The short answer is with great difficulty. Most general practicing vets have no knowledge of this disease as it is quite niche. Those who have a special interest in guinea pigs and those who are specialists in exotics are more likely to have either heard of it or encountered it. These vets, even if not seen one before should be able to do some research and help you out. There are several tests and symptoms which we can put together to try and build up a picture of satin syndrome. Guinea pigs are typical medical mysteries and actually one of the worst pets to reach a diagnosis on as they give little away in symptoms or changes on diagnostics. The few things I would be looking at doing if I were concerned about satin syndrome would be the following:
- Checking the concentration of the urine (urine specific gravity) - this can see how well the kidneys are concentrating the urine.
- A blood sample (which must be taken under aneathesia/sedation), to check kidney values, phosphorus and calcium levels. Please note that because guinea pigs like to be difficult, kidney values even in individuals suffering end stage disease may not change
- X-rays (or CT scan) to check the density of the bone to see if there are any signs of thinning, must be done so under anaesthesia or sedation to get diagnostic views
- A full dental check (ideally under aneathesia at the same time)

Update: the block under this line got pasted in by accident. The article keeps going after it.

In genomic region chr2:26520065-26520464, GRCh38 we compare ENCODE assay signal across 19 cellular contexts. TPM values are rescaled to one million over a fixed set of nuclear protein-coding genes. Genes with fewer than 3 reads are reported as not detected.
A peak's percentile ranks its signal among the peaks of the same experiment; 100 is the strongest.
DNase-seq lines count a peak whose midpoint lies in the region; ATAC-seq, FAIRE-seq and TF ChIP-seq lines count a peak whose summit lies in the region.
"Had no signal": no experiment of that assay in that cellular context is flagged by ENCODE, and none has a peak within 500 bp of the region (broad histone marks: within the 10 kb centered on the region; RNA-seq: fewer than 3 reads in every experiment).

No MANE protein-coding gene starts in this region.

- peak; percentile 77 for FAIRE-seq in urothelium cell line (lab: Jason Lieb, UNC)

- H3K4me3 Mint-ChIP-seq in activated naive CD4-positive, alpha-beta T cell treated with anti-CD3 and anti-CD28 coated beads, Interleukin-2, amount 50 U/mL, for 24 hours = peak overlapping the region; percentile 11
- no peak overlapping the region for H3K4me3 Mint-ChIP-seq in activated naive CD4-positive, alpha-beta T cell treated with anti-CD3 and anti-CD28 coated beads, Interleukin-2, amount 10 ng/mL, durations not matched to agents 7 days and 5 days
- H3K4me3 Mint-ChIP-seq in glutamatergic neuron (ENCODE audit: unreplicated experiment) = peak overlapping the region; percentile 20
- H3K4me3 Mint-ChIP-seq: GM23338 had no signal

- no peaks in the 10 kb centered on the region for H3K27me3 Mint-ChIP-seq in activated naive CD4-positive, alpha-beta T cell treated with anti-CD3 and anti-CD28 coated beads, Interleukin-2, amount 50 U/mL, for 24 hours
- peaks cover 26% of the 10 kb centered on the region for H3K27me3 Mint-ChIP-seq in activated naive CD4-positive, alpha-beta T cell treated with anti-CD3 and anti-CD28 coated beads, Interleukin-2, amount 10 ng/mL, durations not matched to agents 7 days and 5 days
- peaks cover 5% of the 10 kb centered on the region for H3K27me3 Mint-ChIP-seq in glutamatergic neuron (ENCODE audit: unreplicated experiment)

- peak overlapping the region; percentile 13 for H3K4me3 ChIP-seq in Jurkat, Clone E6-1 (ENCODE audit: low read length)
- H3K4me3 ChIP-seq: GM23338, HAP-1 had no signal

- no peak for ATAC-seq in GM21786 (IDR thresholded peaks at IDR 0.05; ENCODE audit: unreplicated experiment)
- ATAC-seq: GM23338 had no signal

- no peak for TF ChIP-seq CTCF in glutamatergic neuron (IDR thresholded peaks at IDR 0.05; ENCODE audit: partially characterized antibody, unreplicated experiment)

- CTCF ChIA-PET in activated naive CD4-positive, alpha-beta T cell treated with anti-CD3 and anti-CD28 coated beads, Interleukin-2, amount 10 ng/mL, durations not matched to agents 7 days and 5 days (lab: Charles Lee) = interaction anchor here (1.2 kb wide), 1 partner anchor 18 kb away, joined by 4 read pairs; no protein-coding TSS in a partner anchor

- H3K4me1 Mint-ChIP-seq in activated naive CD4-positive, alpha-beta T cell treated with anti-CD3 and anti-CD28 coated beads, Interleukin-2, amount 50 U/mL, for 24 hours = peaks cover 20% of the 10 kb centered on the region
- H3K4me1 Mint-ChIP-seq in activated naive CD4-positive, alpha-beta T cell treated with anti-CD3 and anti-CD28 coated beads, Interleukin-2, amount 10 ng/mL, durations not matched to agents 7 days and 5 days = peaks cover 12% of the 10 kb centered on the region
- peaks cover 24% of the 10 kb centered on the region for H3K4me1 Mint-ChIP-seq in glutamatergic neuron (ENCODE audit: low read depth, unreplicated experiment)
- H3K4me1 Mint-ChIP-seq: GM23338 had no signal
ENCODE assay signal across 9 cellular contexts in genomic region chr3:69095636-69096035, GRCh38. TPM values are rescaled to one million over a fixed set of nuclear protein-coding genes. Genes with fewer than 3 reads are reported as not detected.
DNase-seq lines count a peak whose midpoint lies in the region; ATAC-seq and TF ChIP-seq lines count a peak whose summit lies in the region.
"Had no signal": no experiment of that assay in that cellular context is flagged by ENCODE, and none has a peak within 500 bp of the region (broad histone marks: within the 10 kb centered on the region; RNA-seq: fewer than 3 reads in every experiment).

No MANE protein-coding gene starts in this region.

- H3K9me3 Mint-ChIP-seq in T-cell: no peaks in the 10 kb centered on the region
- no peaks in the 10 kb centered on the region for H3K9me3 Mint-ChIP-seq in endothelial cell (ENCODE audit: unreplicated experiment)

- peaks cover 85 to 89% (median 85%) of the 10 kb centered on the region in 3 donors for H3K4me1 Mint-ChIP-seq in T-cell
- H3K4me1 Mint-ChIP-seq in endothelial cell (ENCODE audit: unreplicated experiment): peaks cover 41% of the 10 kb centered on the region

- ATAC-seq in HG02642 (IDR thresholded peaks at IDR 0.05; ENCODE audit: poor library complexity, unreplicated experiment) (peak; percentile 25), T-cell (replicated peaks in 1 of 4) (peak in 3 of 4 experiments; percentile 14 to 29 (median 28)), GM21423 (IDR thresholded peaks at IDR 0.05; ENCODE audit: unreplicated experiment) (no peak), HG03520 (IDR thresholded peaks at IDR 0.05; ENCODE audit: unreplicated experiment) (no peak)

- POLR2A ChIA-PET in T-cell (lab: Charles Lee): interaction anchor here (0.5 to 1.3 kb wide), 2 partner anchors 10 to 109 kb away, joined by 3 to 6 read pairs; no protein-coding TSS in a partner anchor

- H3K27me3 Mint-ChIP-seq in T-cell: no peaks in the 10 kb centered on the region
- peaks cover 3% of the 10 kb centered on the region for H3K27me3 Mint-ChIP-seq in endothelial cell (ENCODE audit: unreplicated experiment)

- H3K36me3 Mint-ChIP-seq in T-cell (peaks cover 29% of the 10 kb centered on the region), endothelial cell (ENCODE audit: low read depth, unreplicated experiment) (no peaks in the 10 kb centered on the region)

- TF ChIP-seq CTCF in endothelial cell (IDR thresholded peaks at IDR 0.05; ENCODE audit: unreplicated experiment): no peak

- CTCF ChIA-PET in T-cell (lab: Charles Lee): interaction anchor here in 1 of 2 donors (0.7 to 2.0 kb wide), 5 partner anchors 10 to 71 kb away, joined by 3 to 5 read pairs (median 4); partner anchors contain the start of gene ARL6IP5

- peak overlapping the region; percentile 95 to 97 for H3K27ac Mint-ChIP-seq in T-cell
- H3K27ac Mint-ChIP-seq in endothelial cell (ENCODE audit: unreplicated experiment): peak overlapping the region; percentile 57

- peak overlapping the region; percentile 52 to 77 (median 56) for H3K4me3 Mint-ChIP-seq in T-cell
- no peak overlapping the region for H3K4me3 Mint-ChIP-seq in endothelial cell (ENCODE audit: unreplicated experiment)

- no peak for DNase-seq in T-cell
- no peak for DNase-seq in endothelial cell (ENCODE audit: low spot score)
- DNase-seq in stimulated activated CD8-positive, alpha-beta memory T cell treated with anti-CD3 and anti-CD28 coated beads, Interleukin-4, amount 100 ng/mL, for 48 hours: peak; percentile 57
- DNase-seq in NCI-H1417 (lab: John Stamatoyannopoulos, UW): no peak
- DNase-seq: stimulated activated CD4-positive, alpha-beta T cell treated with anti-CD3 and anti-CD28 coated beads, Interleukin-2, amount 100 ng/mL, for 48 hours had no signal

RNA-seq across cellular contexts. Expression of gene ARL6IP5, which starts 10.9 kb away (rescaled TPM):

- A kidney ultrasound to check the kidney structure - many satins will have cysts in one or both kidneys
If your satin piggie has changes to the calcium and phosphorus blood levels, thinning in the bones, reduced urine concentration and/or cysts visible on the kidneys I would be highly suspect of satin syndrome and you should have your piggie monitored throughout life.

How can we treat satin syndrome?
Unfortunately there is no known cure for kidney disease in any species of animal but we may be able to help relieve symptoms and potentially slow down the progression of the disease but it will not stop them suffering from kidney failure later on. Some things which may be worthwhile considering is:
- Getting your piggies outside in the direct sunshine in the summer, and in winter months using a UV-b light to increase levels of vitamin D In the blood stream - this increases the amount of calcium the body can use. (Reducing the chance of osteodystrophy occurring). I would avoid giving oral supplementation of vitamin D as you would be more likely to risk overdosing your pet. Many pelleted foods have vitamin D In them too. (I will post photos later in the year of the UV light I will buy for Cosmo.) if you wish to buy a UV bulb please have a chat with me as many commonly available do not give out sufficient levels of UV-b spectrum. Note that sunlight through windows does not have the same effect as direct light.